Earnest, bookish, and nerdy, Labor Party chief Kevin Rudd is poised to lead Australia.
Of the stories circulating about Kevin Rudd, the boyish, bookish head of Australia's Labor Party and the man tipped to become the next prime minister, one of the most popular concerns a party back in 1996, around the time when Mr. Rudd was trying to break into federal politics.
"There was a barbecue, with people standing around, talking about rugby. Kevin comes along and chirps up with something about how interesting it will be when China engages in world trade," says Nicholas Stuart, a Canberra journalist whose unauthorized biography of the politician was published in June. "All of a sudden, people discovered their glasses needed refilling. He had that ability to clear a room."
Since then, China has engaged in world trade and Rudd managed to make his way onto the federal political scene. Both have been resounding successes – and now the former diplomat (who speaks fluent Mandarin) is poised to unseat Australia's second-longest-serving leader. And on the international stage, he may have already outshone him: At the recent APEC summit in Sydney, Howard stood by as Rudd chatted comfortably in Chinese with President Hu Jintao.
A Rudd government may substantially alter Australia's relations with the rest of the world. Polls show that Australian federal elections, due to be held within weeks, will give voice to an electorate that has grown disenchanted with Prime Minister John Howard's staunch support for the war in Iraq, his slowness in acting on climate change, and the tough new industrial relations reforms he has introduced.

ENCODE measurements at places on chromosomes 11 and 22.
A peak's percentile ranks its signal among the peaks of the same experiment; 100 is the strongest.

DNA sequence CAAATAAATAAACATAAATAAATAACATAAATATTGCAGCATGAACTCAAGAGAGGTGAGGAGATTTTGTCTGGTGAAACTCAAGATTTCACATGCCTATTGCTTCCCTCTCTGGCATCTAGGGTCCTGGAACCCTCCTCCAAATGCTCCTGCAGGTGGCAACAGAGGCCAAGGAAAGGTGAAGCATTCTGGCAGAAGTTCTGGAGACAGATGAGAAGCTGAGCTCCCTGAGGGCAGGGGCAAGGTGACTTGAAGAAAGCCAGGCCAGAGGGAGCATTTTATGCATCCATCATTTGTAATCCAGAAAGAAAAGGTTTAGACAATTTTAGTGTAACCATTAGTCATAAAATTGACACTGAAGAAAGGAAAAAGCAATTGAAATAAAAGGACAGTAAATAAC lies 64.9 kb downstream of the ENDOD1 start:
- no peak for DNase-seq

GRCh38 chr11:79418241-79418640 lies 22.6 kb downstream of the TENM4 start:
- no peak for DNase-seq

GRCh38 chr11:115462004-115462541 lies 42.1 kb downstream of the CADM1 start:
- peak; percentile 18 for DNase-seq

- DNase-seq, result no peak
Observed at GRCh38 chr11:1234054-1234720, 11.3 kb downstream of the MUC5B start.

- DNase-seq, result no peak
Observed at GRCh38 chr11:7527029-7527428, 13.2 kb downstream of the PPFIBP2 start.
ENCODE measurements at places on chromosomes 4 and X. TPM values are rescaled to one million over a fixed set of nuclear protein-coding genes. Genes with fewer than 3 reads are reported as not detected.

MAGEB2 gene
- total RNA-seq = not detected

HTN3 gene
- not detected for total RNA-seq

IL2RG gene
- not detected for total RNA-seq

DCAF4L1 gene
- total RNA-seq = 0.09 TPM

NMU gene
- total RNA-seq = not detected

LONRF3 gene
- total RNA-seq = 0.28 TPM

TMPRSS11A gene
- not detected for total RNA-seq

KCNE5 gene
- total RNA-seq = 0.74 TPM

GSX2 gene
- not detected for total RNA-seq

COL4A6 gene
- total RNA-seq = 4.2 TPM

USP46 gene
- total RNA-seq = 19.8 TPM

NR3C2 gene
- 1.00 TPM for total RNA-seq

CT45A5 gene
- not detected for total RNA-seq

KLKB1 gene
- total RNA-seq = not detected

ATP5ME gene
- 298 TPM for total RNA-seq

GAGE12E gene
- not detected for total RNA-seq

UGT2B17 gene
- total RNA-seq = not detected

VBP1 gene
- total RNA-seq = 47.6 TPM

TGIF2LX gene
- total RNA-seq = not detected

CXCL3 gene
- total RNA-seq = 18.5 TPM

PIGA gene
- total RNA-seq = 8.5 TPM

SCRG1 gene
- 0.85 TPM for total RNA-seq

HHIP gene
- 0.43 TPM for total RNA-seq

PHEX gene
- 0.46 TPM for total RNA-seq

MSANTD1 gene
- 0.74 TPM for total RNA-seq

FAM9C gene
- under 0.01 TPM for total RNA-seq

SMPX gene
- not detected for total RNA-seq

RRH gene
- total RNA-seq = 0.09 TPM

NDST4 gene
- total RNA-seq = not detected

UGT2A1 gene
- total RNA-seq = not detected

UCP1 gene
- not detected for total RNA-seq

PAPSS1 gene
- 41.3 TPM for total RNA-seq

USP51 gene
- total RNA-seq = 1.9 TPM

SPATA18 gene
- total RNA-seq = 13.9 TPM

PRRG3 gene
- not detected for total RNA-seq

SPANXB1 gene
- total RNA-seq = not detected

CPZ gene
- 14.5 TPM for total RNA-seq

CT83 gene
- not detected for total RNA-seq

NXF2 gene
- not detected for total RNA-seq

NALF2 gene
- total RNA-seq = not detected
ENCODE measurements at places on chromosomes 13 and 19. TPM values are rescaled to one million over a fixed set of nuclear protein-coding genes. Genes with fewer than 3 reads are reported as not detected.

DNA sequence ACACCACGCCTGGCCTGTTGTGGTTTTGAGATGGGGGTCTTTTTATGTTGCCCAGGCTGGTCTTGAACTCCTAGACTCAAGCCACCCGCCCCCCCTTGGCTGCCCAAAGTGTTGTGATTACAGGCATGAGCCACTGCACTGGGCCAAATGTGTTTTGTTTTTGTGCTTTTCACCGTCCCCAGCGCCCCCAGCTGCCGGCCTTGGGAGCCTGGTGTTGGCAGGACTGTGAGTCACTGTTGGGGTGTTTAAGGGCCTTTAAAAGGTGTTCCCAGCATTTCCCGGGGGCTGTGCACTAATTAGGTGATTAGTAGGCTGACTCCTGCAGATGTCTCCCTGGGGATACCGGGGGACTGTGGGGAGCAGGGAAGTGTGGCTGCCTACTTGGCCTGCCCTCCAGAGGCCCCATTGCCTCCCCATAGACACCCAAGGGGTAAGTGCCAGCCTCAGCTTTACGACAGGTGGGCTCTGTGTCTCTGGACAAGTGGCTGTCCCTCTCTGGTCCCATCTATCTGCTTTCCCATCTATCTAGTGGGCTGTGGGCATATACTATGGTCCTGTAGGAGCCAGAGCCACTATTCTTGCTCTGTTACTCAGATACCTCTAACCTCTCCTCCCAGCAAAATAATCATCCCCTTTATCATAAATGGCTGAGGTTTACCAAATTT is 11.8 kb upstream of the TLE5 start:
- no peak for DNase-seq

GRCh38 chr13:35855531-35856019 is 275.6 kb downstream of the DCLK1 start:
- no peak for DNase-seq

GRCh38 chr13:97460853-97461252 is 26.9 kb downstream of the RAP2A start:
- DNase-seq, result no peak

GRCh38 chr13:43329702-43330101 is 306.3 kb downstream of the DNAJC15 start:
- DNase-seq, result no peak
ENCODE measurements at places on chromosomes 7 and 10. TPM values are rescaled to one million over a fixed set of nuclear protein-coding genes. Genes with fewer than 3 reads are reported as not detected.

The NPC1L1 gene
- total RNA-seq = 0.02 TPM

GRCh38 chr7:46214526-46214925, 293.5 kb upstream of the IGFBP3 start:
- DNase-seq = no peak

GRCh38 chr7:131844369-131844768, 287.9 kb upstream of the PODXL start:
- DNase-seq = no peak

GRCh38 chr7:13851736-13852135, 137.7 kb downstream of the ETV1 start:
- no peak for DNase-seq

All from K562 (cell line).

By contrast, since becoming Labor's leader last December, Rudd has pledged to withdraw Australia's numerically small, but politically significant, contingent of troops from Iraq. And he has promised to sign the Kyoto Protocol on global warming, an action that would leave the United States even more isolated among developed countries in its refusal to ratify the treaty.
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